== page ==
Corporate security is more of a strategic issue than a technological battle, and chief security officers should be treated as trusted experts by boards, delegates at the Compsec 2003 were told last week.
Outsourcing, email management and financial or regulatory pressures such as Basel II in Europe and the Sarbanes-Oxley Act in the US have driven this approach, the security conference heard.
"The chief security officer should now be positioned as a trusted advisor to the business, moving away from operational delivery towards understanding and managing risk," said Phillip Gregory, head of UK security at financal services firm Norwich Union.
Security is less about technology and more about establishing consistency in the processes and procedures that the technology supports, he added.
Whether outsourcing key functions to a third party or establishing a new email policy, preparation is key.
Paul Stimpson, ABN Amro UK head of global information systems service delivery, stressed that security stakeholders in the business need to be involved at an early stage in the formation of any policies.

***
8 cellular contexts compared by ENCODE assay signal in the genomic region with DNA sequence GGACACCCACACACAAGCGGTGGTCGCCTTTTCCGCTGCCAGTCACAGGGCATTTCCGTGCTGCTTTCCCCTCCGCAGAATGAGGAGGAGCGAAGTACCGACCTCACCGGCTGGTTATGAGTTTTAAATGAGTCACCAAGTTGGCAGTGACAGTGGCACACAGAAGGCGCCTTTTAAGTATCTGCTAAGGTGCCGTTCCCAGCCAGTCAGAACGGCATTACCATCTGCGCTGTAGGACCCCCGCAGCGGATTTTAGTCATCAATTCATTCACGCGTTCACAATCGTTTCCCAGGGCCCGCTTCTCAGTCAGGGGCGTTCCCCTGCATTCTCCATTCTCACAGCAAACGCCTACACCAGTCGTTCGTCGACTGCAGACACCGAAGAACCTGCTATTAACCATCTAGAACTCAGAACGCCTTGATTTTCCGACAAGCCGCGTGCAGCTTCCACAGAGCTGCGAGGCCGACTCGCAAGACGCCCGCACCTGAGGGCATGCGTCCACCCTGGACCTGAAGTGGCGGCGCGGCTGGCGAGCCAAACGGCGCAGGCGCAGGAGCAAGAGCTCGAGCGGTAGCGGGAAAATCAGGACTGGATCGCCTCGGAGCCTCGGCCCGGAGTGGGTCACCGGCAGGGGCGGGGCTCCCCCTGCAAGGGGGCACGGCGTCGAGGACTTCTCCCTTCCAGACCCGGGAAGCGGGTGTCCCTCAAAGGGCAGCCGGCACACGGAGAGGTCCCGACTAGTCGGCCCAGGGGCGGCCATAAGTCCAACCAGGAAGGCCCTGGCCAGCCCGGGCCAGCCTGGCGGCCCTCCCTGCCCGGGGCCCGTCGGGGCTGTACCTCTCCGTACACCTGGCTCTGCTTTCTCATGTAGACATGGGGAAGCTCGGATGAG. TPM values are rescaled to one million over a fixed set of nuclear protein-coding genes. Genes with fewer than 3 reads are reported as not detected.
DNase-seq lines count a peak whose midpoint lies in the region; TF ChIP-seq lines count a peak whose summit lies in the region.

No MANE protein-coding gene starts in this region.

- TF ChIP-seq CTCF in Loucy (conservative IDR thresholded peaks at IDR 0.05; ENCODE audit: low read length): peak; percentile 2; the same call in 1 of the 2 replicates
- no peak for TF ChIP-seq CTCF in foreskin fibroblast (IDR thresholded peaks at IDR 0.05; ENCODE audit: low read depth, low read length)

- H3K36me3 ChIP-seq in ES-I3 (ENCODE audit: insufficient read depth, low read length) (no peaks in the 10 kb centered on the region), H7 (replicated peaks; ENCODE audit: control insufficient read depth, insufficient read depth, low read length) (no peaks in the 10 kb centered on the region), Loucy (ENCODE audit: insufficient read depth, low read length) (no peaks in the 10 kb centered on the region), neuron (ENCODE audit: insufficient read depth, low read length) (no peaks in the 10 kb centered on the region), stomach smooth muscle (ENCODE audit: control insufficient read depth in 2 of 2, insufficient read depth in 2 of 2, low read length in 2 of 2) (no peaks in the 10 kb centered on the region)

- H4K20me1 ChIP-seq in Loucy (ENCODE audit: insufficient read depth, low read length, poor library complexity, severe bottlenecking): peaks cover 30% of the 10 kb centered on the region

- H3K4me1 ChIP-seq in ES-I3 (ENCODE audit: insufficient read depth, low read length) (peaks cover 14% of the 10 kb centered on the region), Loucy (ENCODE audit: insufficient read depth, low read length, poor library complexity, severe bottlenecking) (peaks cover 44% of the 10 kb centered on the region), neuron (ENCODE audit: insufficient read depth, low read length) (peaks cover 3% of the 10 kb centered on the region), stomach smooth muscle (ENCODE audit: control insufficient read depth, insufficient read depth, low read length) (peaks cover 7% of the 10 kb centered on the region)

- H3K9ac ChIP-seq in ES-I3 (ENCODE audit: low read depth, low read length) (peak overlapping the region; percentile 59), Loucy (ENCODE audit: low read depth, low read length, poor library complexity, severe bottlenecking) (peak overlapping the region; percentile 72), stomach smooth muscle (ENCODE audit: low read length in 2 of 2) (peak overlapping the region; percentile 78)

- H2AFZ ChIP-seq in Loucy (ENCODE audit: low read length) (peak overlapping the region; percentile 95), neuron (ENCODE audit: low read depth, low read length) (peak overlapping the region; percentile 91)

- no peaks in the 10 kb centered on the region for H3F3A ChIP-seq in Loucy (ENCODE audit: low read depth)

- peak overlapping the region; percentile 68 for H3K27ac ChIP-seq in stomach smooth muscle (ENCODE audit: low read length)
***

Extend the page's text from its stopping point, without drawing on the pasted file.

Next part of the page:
"It is important to manage expectations. Identify issues early, raise awareness of your requirement and become part of the process," he said.
Ian Angell, information systems professor at the London School of Economics, repeated warnings to spend more time on due process and less on technology as a panacea.
"The bag men of the profligate state, together with the self-important private regulators, have invented the morally justified extortion racket," he said.
"Companies cannot simply renounce technology. However, success and failure will be determined by unique social, political, organisational, and particularly personal factors, not just the functional."
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